Photo Credit: Washington State Dept of Transportation
3.) Road construction
Suggested By: KSUENGINEERING
Why it's terrible: Typically, road construction on asphalt is done in the summer, meaning it's hot and there's no shade. The asphalt itself is between 200 and 330 degrees Fahrenheit depending on the mixture, and you're in a hard hat, heavy boots, heavy protective pants, and you get minimum wage.
Photo Credit: Virginia Department of Transportation
2.) Tech help/warranty call center
Suggested By: CSRKMS
Why it's terrible: You are the lowest of the low, the first person to get yelled at and the last one to get paid. There is little work quite so depressing as call center work.
Photo Credit: BP America
1.) Interior mold worker
Suggested By: Jones Foyer
Why it's terrible: You know those textured pieces of plastic and fake leather in your car? Some of this is made by people working in windowless factories, acid dipping and molding sheets of stiff plastic by hand. It's an obscure job with little press, so to anyone who is in this line of work, we just want to say thank you.
Reader Jones Foyer has assessed the process and gave a detailed account of why this job is so awful.
I can tell you right now, I've seen the worst job. It's so obscure that many people in the industry don't know how it works or even that it exists, but it is a necessary component of any car's creation. It's so remote, I challenge you to find a good website that explains it. I looked, can't find one.
A while ago I took a tour of some of the manufacturing facilities and some of the OEM supplier facilities and had a stop in a little nondescript building in the woods outside of a major mid-western city (protecting some identities here). Here is where they texture parts. You know when you put your arm on a piece of plastic on the door and it has a simulated leather or dot pattern on it? That is the result of the most horrible job in the car industry.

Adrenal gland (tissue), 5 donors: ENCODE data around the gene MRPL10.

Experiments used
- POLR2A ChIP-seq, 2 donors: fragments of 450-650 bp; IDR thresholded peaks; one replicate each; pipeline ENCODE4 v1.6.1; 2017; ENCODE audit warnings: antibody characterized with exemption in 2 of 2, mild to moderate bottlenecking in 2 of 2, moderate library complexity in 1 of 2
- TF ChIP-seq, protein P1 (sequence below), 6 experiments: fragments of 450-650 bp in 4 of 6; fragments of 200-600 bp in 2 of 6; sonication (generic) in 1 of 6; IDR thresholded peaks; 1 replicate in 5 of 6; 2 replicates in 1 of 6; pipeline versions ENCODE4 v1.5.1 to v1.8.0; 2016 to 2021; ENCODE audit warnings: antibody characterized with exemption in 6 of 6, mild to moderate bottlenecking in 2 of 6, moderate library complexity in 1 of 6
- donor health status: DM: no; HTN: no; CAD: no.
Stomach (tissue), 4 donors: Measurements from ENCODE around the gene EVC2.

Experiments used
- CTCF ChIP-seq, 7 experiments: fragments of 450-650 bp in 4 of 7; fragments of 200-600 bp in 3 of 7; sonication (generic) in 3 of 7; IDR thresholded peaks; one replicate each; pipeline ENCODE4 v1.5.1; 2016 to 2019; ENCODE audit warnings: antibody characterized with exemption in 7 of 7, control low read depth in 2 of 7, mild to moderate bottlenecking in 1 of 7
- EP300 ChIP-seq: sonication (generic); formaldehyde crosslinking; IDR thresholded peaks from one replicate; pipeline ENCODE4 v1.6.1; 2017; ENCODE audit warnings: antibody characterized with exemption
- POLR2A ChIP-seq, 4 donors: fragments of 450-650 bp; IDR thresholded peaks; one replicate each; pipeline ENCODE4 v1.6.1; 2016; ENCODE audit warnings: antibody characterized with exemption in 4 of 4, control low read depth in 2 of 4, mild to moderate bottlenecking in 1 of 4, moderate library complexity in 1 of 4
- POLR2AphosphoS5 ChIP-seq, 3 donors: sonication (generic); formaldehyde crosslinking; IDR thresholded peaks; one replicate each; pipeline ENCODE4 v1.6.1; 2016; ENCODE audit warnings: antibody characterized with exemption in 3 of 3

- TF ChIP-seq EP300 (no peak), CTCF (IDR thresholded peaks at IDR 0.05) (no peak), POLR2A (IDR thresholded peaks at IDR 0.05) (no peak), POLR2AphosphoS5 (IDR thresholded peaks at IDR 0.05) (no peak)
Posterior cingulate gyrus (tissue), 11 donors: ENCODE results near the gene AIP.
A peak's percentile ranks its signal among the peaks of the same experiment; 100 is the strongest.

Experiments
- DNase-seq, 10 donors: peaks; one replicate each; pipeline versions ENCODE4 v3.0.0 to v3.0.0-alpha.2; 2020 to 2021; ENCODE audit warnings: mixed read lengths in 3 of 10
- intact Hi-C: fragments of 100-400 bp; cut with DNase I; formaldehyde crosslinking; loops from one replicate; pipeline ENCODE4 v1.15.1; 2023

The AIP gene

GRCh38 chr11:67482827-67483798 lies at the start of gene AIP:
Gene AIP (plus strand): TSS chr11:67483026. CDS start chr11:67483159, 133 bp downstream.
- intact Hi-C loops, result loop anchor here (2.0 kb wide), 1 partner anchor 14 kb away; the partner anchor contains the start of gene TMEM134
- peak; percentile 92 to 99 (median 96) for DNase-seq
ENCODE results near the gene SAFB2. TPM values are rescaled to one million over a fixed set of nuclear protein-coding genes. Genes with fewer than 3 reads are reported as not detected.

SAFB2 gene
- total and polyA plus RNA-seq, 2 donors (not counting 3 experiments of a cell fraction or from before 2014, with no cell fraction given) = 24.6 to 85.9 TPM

First, the supplier gets the steel die from the die supplier. A steel die is valued in the hundreds of thousands even for smaller interior parts. Then the texture slave takes sheets of mylar, about 10x17 inches that have a rub-down pattern describing the texture on them. Just like when you were a kid and you had those little transfer pages you burnish on one side and lift up. Easy on paper, but we're talking about convoluted rounded surfaces. These grain textures can't have any seams showing, so as you transfer the rub-downs, sheet by sheet (one sheet won't cover an entire die, not possible- try gift wrapping a basketball with business cars and you get a good feel for this) you have to line up the edges perfectly. Now consider that the texture Mylar sheets are Mylar- stiff plastic that doesn't like to bend any more than a cheap Chinese restaurant menu.
Once the surface is covered with the rub down grain texture, it gets dipped in the acid bath that eats away where the texture is not applied, cutting into the steel at a micron level.
Did I mention that this is all being done in a windowless room with all sorts of manufacturing debris littered around, buzzing fluorescent lights and toxic acid baths nearby? Oh yeah, they have a roll up photograph of some mountains or trees that they can change for a bit of serenity for you.
OK, if you've covered the surface with the leather texture, time to do it a few more times exactly the same! Because the texture has depth that can't be accomplished with one pass. Each subsequent layer has a slightly thicker grain pattern to give it dimension. If the sheets don't all line up, the grain gets soft, blurred, or looks double.
And if you screw it up, the die is ruined. The OEM is pissed and someone has to eat the costs of making a new die and you're probably fired.
Look at some of the grains in the molded parts on a car interior, look how small and deep some of the quality leather grains are.
And you live in rural Ohio and get paid peanuts.
What's not to love?
Photo Credit: Ben Crowder